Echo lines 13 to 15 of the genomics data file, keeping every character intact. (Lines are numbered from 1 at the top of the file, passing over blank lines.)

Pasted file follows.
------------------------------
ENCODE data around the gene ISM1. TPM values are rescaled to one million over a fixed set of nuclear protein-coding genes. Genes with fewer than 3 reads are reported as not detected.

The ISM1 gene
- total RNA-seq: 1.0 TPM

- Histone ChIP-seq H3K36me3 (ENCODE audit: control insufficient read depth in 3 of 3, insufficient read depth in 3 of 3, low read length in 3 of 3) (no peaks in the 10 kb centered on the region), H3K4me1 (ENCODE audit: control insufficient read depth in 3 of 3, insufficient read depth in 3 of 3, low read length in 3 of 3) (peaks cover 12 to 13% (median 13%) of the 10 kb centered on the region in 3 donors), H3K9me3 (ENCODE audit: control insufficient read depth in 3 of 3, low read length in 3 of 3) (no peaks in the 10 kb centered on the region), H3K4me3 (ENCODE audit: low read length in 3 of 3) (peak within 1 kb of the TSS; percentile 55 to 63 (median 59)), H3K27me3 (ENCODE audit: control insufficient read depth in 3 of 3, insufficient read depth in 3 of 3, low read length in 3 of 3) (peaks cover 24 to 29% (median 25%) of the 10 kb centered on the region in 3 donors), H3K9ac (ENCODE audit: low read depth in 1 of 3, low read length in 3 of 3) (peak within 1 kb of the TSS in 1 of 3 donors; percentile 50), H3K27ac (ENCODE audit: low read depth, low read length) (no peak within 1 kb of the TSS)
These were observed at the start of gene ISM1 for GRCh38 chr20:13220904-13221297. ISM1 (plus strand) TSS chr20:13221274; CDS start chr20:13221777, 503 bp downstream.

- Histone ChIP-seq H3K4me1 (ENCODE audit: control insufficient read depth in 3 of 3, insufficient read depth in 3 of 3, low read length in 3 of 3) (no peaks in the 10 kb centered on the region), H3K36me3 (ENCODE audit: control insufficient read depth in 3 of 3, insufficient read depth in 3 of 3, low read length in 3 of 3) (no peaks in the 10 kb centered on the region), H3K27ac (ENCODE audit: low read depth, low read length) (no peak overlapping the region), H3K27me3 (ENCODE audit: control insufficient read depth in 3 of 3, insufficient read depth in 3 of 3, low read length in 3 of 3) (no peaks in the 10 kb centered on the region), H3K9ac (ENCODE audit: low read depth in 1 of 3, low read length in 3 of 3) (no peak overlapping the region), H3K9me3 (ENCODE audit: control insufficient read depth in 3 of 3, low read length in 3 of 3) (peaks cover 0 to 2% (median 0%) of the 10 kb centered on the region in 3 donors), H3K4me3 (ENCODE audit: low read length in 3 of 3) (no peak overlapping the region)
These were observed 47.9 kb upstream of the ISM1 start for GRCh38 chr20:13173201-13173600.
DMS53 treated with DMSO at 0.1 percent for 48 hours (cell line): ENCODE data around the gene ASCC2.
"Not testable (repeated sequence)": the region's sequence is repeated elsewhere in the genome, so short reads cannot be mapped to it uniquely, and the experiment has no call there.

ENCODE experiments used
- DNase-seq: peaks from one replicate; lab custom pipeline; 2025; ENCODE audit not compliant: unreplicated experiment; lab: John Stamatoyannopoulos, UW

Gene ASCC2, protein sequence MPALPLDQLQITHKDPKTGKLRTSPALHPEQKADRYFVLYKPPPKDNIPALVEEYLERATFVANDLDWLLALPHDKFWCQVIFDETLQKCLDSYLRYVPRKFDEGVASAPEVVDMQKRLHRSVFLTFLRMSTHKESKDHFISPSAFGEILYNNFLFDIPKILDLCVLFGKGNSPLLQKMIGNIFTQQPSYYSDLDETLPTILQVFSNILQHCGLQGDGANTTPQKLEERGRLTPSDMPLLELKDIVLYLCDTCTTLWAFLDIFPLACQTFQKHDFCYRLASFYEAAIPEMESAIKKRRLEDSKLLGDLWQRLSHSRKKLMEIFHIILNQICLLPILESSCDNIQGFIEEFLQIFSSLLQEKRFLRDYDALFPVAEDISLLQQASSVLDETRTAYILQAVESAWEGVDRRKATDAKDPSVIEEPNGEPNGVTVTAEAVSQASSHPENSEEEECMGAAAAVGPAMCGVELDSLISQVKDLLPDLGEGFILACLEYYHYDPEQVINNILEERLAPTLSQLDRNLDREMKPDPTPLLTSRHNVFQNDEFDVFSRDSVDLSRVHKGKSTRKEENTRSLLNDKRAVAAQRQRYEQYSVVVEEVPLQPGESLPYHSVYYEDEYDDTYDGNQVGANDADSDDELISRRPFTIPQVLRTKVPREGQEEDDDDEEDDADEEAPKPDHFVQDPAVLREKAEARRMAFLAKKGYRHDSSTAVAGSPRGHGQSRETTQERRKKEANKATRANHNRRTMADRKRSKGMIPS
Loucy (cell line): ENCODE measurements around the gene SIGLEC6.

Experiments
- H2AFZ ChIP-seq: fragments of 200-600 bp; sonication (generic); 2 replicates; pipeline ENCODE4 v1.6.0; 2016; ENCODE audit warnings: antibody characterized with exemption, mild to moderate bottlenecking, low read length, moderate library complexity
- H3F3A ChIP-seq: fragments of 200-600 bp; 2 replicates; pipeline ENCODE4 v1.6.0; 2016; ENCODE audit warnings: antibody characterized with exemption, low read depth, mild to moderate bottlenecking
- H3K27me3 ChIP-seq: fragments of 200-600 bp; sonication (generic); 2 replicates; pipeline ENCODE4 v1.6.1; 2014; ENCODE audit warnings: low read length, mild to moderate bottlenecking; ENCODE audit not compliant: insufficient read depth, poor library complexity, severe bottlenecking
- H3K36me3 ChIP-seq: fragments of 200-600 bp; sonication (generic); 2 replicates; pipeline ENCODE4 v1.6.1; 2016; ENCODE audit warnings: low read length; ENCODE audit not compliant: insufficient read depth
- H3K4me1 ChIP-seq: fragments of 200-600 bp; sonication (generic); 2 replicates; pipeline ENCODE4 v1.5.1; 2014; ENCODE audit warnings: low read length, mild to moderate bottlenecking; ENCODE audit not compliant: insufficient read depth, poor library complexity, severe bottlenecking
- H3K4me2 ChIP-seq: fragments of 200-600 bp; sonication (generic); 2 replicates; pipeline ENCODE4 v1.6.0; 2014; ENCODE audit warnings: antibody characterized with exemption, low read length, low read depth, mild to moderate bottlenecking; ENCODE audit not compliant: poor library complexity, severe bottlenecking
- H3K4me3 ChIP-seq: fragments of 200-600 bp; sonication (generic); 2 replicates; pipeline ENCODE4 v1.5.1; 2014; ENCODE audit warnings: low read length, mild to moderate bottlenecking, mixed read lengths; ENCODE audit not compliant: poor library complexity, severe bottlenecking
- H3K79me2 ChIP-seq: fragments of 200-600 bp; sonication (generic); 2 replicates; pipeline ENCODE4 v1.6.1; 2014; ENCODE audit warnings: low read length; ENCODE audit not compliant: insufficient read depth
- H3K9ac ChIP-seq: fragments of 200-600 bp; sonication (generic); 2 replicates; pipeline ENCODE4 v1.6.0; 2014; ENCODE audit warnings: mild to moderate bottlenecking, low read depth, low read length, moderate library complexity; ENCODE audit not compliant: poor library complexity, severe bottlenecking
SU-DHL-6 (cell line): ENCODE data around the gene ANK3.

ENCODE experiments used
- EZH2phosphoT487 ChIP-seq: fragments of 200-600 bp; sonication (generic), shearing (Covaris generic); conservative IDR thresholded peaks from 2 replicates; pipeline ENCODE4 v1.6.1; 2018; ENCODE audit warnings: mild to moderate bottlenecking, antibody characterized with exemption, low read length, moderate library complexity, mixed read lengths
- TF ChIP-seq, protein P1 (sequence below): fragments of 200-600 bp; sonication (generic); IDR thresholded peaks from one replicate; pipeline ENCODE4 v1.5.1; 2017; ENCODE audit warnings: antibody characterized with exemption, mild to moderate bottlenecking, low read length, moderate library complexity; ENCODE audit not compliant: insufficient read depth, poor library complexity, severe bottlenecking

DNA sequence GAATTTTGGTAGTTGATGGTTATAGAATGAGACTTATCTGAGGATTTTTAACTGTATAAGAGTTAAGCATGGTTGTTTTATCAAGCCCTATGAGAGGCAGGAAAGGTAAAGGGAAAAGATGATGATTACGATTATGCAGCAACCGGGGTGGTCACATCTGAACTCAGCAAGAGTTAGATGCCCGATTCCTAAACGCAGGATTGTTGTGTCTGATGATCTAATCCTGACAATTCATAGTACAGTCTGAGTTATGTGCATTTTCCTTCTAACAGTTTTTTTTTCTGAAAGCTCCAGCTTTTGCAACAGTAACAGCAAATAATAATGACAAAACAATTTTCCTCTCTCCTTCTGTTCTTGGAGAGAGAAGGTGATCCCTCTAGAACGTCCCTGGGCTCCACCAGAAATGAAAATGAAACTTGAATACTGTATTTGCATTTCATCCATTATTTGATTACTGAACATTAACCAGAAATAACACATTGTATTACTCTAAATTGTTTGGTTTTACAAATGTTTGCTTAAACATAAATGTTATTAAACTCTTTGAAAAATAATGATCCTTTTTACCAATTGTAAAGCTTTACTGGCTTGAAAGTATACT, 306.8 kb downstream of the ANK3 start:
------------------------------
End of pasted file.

Loucy (cell line): ENCODE measurements around the gene SIGLEC6.

Experiments
- H2AFZ ChIP-seq: fragments of 200-600 bp; sonication (generic); 2 replicates; pipeline ENCODE4 v1.6.0; 2016; ENCODE audit warnings: antibody characterized with exemption, mild to moderate bottlenecking, low read length, moderate library complexity